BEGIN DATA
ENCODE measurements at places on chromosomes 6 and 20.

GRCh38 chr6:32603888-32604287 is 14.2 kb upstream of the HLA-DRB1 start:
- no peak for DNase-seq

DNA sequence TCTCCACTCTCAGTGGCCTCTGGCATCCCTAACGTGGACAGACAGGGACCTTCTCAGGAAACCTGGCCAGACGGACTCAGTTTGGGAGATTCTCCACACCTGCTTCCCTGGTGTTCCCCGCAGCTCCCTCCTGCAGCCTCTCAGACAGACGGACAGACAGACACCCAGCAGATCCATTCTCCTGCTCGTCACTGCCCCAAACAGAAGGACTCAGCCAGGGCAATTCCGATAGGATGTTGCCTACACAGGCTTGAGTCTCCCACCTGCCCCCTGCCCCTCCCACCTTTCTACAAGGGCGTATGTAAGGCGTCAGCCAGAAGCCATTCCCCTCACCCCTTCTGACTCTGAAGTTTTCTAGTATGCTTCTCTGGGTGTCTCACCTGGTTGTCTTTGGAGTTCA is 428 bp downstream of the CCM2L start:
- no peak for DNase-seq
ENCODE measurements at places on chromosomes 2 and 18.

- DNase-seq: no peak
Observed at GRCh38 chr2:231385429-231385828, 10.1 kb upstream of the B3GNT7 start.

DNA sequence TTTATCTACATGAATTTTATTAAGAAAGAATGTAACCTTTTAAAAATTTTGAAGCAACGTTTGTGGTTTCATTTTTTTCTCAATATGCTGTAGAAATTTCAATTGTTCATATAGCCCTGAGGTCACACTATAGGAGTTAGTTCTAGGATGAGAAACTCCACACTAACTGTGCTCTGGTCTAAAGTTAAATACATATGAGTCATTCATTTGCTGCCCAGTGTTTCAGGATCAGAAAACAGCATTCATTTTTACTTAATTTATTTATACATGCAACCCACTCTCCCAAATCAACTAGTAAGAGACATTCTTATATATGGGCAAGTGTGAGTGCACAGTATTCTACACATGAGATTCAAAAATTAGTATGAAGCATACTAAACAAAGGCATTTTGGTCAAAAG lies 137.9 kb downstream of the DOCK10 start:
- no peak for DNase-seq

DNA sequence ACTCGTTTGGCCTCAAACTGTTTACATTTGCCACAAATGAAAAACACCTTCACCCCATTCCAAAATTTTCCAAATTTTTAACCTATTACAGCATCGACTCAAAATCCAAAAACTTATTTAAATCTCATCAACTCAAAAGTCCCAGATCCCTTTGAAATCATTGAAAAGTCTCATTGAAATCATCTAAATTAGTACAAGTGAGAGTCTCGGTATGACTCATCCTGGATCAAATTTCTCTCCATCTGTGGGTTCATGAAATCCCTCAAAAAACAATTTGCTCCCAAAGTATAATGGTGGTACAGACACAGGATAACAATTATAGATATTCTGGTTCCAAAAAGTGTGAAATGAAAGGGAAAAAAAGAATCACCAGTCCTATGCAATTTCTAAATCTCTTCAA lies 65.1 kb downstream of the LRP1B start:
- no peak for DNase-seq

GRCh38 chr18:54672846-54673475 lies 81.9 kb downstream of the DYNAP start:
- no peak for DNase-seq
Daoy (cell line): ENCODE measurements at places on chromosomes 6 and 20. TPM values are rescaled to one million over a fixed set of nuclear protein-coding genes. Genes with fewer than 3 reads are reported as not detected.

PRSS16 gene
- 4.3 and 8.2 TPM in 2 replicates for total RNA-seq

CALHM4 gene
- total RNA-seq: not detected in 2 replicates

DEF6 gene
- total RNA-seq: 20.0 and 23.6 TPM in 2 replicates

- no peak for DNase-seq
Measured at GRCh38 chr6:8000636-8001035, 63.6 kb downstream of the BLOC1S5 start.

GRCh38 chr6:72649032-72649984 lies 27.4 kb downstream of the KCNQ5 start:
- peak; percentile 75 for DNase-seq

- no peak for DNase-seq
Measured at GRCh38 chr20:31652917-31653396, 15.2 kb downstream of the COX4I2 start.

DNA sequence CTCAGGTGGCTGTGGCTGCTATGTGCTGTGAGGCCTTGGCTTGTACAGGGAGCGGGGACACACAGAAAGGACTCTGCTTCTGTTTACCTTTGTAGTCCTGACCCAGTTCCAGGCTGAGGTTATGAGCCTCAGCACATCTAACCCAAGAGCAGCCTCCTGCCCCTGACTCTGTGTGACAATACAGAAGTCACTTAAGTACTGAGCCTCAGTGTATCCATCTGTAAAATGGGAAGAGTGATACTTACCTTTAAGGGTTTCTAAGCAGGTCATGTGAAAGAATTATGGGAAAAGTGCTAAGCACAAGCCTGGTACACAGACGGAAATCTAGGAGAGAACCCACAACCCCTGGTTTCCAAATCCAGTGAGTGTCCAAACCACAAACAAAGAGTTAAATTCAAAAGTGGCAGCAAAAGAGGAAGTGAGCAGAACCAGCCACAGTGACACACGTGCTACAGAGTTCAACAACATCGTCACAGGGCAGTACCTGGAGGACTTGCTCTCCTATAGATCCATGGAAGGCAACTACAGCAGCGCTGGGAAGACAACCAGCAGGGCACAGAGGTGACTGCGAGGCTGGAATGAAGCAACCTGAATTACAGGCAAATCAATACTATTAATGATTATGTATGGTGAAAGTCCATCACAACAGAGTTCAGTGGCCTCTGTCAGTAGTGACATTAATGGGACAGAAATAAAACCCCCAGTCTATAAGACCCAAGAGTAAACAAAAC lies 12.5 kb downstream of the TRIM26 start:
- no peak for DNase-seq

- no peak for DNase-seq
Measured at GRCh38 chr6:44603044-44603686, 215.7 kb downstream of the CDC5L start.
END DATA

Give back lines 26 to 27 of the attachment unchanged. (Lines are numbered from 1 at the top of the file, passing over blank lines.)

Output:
- no peak for DNase-seq
Measured at GRCh38 chr20:31652917-31653396, 15.2 kb downstream of the COX4I2 start.